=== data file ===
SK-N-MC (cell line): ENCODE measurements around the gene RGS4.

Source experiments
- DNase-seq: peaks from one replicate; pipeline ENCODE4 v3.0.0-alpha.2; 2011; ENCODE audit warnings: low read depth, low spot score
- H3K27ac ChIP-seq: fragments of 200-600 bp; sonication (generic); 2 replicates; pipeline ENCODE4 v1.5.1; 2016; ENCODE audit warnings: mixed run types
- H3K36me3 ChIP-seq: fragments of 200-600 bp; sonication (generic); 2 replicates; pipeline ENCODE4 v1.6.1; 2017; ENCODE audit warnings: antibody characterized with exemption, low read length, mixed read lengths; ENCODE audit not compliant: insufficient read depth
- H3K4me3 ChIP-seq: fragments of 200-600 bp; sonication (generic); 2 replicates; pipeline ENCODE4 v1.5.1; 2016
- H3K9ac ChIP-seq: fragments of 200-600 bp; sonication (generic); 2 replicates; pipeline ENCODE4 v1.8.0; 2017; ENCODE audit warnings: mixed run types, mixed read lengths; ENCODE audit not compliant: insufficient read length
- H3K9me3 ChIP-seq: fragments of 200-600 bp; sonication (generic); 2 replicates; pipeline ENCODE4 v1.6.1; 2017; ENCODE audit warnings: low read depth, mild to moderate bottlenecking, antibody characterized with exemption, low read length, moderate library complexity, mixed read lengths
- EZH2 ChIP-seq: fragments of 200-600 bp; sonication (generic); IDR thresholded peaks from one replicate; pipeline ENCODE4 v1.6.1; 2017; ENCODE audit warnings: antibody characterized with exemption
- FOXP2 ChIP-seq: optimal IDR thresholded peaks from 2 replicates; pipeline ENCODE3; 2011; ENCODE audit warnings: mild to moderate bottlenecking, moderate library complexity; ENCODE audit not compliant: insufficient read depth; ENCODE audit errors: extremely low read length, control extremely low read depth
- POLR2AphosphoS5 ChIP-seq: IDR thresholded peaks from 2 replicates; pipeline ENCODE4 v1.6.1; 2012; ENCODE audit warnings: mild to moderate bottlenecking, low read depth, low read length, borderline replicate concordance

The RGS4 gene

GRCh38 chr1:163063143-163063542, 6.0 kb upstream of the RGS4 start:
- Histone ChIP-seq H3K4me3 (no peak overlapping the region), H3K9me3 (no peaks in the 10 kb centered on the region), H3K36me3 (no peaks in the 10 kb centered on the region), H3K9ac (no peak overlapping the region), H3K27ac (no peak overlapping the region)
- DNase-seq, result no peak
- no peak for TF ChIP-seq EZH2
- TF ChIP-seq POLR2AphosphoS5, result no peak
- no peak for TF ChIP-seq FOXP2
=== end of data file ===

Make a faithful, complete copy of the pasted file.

SK-N-MC (cell line): ENCODE measurements around the gene RGS4.

Source experiments
- DNase-seq: peaks from one replicate; pipeline ENCODE4 v3.0.0-alpha.2; 2011; ENCODE audit warnings: low read depth, low spot score
- H3K27ac ChIP-seq: fragments of 200-600 bp; sonication (generic); 2 replicates; pipeline ENCODE4 v1.5.1; 2016; ENCODE audit warnings: mixed run types
- H3K36me3 ChIP-seq: fragments of 200-600 bp; sonication (generic); 2 replicates; pipeline ENCODE4 v1.6.1; 2017; ENCODE audit warnings: antibody characterized with exemption, low read length, mixed read lengths; ENCODE audit not compliant: insufficient read depth
- H3K4me3 ChIP-seq: fragments of 200-600 bp; sonication (generic); 2 replicates; pipeline ENCODE4 v1.5.1; 2016
- H3K9ac ChIP-seq: fragments of 200-600 bp; sonication (generic); 2 replicates; pipeline ENCODE4 v1.8.0; 2017; ENCODE audit warnings: mixed run types, mixed read lengths; ENCODE audit not compliant: insufficient read length
- H3K9me3 ChIP-seq: fragments of 200-600 bp; sonication (generic); 2 replicates; pipeline ENCODE4 v1.6.1; 2017; ENCODE audit warnings: low read depth, mild to moderate bottlenecking, antibody characterized with exemption, low read length, moderate library complexity, mixed read lengths
- EZH2 ChIP-seq: fragments of 200-600 bp; sonication (generic); IDR thresholded peaks from one replicate; pipeline ENCODE4 v1.6.1; 2017; ENCODE audit warnings: antibody characterized with exemption
- FOXP2 ChIP-seq: optimal IDR thresholded peaks from 2 replicates; pipeline ENCODE3; 2011; ENCODE audit warnings: mild to moderate bottlenecking, moderate library complexity; ENCODE audit not compliant: insufficient read depth; ENCODE audit errors: extremely low read length, control extremely low read depth
- POLR2AphosphoS5 ChIP-seq: IDR thresholded peaks from 2 replicates; pipeline ENCODE4 v1.6.1; 2012; ENCODE audit warnings: mild to moderate bottlenecking, low read depth, low read length, borderline replicate concordance

The RGS4 gene

GRCh38 chr1:163063143-163063542, 6.0 kb upstream of the RGS4 start:
- Histone ChIP-seq H3K4me3 (no peak overlapping the region), H3K9me3 (no peaks in the 10 kb centered on the region), H3K36me3 (no peaks in the 10 kb centered on the region), H3K9ac (no peak overlapping the region), H3K27ac (no peak overlapping the region)
- DNase-seq, result no peak
- no peak for TF ChIP-seq EZH2
- TF ChIP-seq POLR2AphosphoS5, result no peak
- no peak for TF ChIP-seq FOXP2